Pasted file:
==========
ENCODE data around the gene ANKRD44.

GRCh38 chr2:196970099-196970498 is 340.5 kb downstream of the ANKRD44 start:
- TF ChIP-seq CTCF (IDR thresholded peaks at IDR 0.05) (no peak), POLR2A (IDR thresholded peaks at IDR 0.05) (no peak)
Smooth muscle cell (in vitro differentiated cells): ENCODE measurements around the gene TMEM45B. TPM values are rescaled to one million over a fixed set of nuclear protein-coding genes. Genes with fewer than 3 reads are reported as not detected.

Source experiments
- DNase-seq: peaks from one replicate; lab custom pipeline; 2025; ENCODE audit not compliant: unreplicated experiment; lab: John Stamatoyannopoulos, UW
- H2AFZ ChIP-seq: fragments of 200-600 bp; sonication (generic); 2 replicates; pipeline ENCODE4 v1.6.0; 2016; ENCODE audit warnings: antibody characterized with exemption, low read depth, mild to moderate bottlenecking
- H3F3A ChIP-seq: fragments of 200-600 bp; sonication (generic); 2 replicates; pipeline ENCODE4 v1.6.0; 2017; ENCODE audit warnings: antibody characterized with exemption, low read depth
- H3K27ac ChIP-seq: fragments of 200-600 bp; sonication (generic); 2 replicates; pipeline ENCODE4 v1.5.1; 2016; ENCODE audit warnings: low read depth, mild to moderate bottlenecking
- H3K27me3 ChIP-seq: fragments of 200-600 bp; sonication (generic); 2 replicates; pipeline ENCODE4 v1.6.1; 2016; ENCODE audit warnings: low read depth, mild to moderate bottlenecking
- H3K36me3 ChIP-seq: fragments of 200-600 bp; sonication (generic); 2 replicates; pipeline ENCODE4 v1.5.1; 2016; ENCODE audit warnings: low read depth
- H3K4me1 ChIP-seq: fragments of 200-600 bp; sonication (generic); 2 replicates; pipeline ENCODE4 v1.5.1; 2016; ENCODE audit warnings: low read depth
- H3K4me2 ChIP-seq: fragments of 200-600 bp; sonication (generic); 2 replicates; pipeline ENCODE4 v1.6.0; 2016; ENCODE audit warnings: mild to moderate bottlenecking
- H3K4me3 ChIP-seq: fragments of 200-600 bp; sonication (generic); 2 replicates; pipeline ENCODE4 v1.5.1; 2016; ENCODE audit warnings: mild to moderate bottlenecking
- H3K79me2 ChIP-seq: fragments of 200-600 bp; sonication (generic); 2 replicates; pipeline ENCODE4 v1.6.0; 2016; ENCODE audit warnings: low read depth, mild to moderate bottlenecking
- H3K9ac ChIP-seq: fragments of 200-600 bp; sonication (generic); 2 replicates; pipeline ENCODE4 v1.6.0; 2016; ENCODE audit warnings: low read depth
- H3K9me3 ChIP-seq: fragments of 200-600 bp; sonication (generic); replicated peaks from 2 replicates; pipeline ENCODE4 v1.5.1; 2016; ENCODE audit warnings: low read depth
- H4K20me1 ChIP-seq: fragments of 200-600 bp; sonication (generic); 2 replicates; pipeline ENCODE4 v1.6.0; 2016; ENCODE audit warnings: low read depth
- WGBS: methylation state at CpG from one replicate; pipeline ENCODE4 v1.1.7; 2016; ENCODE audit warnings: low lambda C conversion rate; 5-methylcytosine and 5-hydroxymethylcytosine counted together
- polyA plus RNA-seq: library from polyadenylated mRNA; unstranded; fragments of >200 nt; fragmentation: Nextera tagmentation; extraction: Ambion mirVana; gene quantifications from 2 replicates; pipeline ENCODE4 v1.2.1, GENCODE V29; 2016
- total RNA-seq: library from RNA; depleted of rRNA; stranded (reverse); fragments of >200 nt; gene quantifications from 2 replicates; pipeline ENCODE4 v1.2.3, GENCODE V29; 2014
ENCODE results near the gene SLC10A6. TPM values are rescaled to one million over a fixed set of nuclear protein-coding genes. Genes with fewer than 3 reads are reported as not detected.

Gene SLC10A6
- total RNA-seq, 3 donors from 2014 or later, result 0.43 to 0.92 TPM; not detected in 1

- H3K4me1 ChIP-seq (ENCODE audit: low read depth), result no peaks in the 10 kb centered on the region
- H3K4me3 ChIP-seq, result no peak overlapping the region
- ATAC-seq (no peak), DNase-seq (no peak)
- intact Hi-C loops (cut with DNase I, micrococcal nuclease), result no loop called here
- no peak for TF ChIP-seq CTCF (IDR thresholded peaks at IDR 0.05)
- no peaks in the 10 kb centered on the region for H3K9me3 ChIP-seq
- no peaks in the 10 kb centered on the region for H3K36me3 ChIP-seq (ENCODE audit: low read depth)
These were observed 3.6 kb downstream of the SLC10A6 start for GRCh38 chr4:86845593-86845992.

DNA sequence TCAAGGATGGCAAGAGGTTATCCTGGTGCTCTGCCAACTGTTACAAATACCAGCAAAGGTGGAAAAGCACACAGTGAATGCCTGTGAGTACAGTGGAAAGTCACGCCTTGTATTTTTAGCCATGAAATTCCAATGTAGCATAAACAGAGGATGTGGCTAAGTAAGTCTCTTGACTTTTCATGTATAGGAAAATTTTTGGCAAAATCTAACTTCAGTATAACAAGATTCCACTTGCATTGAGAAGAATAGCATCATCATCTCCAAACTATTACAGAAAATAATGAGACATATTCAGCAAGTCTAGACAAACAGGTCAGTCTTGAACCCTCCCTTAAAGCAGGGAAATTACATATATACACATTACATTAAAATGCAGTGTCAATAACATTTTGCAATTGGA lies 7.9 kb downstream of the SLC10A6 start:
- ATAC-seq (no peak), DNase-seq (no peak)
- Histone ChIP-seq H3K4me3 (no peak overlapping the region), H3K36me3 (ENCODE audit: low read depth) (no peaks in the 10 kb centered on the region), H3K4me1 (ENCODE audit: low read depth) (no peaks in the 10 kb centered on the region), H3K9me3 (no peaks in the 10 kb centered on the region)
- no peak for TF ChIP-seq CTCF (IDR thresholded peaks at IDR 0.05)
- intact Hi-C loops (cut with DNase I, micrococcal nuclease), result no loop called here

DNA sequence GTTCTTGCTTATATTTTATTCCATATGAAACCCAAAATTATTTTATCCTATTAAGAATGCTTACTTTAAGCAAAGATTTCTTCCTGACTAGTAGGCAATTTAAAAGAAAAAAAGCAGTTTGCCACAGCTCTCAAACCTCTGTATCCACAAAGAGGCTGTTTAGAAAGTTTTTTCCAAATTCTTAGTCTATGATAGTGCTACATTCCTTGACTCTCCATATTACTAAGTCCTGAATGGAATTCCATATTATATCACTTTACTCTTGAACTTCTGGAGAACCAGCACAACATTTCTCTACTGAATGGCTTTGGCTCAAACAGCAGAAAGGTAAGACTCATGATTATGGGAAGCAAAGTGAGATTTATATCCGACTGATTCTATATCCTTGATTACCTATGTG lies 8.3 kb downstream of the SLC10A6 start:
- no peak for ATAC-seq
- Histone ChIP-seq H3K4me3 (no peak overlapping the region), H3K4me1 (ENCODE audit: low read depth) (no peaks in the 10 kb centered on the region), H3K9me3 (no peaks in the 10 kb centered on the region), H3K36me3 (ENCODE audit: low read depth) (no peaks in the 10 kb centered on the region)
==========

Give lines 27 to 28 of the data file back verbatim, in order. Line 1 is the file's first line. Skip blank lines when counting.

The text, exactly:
- ATAC-seq (no peak), DNase-seq (no peak)
- intact Hi-C loops (cut with DNase I, micrococcal nuclease), result no loop called here